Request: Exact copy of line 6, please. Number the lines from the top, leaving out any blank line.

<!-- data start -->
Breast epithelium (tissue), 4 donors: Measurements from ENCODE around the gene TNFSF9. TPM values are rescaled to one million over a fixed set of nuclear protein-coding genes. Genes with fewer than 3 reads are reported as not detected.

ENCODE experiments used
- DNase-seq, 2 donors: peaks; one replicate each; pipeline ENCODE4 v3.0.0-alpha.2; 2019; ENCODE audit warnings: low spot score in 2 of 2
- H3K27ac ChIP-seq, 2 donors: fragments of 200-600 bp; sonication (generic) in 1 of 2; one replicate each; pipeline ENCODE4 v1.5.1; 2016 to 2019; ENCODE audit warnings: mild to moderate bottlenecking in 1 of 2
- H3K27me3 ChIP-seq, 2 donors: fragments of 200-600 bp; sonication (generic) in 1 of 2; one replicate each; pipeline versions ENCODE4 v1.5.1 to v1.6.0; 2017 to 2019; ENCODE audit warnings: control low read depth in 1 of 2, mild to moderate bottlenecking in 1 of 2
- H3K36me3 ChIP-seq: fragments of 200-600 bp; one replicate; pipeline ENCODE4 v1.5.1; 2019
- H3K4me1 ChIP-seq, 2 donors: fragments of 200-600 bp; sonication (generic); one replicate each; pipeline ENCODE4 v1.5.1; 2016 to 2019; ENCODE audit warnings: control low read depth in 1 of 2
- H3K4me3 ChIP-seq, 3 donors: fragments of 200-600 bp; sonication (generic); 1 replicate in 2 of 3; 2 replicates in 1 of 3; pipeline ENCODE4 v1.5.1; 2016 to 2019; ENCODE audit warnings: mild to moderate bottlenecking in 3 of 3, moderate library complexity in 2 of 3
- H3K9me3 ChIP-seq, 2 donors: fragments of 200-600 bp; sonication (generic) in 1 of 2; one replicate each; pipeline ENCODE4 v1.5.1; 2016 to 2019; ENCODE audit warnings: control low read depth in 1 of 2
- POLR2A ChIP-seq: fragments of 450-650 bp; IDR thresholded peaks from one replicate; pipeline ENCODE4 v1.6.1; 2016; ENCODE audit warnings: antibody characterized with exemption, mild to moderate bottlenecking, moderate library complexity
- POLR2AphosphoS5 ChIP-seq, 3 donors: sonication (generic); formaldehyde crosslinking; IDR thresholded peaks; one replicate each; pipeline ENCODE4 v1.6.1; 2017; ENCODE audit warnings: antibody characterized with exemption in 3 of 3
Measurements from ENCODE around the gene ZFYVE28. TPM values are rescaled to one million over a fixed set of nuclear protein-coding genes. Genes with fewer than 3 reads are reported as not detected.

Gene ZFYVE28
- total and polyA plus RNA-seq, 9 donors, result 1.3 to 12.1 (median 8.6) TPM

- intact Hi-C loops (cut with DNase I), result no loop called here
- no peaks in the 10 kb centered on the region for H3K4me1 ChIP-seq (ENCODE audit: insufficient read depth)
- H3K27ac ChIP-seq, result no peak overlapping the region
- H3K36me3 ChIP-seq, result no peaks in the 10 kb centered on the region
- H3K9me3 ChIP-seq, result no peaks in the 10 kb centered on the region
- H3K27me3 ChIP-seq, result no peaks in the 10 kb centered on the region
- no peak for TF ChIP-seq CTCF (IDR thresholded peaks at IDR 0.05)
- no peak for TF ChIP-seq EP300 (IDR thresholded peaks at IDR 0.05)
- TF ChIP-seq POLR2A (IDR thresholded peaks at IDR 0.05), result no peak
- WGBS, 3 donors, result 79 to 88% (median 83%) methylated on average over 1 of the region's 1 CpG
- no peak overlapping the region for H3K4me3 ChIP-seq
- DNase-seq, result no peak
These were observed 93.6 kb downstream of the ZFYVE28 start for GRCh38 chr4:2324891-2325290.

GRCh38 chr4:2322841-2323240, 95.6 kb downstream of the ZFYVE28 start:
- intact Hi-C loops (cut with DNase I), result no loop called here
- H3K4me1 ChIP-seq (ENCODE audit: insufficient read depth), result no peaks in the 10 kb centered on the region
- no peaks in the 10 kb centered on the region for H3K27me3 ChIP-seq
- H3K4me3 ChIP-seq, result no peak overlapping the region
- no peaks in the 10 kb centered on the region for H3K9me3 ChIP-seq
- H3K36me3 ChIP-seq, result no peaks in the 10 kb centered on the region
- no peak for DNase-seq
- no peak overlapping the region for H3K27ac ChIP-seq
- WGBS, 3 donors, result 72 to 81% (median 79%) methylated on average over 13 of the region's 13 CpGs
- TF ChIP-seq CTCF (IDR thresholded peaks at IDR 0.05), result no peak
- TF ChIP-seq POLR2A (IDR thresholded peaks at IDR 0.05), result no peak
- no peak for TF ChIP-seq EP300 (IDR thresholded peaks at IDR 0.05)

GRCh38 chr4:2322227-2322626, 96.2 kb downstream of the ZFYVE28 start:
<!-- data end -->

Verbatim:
- H3K36me3 ChIP-seq: fragments of 200-600 bp; one replicate; pipeline ENCODE4 v1.5.1; 2019